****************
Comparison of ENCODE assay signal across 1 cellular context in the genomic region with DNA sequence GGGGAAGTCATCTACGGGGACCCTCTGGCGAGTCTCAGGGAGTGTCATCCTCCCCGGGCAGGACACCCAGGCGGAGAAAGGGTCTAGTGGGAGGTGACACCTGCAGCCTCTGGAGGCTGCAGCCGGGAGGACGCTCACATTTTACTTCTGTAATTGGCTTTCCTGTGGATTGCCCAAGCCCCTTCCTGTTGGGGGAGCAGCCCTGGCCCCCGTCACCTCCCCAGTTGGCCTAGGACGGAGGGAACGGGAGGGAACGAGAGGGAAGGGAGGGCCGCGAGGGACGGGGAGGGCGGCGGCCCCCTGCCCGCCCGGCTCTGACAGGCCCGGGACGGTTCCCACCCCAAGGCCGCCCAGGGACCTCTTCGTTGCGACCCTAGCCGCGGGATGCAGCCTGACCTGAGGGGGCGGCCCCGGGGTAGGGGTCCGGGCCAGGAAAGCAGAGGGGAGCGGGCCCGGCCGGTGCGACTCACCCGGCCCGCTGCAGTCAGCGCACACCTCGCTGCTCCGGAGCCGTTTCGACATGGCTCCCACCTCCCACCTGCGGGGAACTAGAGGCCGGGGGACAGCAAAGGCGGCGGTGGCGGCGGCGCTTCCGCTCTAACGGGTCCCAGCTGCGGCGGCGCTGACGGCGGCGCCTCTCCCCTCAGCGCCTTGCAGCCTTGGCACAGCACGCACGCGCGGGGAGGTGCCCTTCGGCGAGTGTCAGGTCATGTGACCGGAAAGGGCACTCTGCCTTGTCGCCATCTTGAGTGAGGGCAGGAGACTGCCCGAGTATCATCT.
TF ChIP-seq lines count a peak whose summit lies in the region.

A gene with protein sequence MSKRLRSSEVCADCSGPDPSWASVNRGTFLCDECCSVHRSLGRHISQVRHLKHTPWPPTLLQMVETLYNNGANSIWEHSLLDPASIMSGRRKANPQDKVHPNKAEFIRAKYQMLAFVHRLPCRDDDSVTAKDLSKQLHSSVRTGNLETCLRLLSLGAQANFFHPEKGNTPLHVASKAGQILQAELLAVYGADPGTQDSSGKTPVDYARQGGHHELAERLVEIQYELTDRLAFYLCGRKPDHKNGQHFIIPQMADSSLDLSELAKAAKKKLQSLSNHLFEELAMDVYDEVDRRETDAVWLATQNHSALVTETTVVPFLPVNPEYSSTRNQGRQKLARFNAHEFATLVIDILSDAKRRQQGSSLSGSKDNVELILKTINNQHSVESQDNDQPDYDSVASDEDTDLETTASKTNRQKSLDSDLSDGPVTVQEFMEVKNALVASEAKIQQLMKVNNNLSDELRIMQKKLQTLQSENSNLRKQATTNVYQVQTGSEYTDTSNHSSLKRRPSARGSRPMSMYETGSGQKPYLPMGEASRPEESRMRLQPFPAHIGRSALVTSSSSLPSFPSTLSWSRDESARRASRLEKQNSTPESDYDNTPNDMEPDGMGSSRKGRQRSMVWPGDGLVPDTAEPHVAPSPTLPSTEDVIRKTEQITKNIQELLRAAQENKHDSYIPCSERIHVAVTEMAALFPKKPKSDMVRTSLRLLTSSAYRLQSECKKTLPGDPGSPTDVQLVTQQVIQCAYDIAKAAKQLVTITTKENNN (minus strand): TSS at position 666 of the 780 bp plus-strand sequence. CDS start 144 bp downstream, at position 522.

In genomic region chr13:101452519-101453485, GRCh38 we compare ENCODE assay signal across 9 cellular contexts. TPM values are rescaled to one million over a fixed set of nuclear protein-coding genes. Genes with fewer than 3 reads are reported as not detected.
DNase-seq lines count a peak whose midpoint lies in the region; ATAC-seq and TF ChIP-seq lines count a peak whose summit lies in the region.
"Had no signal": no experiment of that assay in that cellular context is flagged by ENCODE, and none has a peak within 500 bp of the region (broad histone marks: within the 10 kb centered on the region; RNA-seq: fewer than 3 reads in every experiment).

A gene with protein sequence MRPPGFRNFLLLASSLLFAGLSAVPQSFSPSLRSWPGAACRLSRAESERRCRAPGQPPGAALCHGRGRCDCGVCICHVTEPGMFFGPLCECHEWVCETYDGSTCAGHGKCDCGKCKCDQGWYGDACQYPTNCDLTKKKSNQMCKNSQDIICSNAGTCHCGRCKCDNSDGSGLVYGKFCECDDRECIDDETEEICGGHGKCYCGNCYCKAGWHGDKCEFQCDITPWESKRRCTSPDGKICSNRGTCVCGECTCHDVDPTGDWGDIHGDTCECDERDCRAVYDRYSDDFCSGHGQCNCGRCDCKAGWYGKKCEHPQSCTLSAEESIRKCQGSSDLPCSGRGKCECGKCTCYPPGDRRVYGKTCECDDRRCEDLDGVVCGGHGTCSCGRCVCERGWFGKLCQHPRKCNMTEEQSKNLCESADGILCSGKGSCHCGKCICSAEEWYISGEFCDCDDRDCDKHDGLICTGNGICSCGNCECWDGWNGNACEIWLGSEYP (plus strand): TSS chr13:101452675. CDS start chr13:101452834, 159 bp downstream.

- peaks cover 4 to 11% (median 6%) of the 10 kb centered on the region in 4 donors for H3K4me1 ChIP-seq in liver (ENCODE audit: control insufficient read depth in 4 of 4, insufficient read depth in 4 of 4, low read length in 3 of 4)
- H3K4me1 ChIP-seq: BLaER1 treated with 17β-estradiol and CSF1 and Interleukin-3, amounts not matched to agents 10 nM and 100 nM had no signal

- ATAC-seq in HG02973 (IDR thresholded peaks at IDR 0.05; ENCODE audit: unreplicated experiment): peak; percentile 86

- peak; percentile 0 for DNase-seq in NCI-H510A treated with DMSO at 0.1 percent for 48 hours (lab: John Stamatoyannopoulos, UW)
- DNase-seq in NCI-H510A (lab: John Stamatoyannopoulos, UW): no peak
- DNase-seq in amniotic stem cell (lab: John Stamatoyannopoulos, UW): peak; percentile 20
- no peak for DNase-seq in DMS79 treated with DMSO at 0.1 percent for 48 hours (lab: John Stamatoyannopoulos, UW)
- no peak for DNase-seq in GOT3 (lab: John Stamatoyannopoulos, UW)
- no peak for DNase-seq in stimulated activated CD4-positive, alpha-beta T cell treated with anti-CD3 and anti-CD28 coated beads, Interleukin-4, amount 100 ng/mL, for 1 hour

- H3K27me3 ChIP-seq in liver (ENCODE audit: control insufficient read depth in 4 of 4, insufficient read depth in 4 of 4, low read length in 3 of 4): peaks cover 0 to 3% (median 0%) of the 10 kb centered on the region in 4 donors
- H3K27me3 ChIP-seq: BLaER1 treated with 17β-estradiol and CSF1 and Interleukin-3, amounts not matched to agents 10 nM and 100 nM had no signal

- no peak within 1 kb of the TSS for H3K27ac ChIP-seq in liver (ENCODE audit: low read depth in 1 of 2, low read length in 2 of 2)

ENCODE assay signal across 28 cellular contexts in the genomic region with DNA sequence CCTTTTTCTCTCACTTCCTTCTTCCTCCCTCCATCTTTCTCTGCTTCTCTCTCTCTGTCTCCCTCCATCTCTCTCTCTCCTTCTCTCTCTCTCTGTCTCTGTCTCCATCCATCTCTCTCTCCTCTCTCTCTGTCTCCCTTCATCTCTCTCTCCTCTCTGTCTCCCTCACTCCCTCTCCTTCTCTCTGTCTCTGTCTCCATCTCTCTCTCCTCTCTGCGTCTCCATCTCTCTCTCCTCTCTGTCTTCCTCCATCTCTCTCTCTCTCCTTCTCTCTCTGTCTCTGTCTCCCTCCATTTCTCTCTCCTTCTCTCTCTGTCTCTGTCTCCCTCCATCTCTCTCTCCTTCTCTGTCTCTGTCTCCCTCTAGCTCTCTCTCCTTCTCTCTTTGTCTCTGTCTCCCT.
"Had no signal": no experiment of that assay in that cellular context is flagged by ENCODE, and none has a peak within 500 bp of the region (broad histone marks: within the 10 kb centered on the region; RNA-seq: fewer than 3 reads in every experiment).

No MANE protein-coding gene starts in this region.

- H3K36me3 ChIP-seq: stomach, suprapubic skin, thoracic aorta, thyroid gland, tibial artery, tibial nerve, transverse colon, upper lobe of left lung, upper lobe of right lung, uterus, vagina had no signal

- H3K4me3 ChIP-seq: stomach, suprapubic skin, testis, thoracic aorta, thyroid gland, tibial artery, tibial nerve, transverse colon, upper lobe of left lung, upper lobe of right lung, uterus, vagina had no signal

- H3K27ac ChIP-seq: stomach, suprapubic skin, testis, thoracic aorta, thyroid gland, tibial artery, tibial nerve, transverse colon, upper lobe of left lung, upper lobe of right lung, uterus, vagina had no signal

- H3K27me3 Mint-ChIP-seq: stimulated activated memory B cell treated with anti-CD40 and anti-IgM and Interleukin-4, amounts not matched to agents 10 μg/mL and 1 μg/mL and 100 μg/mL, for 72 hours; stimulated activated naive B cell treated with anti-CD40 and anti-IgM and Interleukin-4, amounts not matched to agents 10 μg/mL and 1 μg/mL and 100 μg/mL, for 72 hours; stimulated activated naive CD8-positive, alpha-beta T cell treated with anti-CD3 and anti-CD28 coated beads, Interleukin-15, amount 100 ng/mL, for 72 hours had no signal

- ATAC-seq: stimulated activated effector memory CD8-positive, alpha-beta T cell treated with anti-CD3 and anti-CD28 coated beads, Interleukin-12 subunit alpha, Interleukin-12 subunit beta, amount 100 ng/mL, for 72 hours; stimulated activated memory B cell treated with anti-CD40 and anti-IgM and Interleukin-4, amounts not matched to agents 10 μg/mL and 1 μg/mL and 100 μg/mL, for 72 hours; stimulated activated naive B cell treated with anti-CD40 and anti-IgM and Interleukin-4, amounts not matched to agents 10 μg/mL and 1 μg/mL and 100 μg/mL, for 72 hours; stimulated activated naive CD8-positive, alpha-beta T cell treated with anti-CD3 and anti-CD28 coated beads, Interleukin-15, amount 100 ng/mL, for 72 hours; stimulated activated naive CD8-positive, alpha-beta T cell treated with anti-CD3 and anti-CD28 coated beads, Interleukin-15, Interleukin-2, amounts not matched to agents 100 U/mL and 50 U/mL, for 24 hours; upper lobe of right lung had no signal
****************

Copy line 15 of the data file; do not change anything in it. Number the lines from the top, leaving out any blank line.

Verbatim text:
- no peak for DNase-seq in GOT3 (lab: John Stamatoyannopoulos, UW)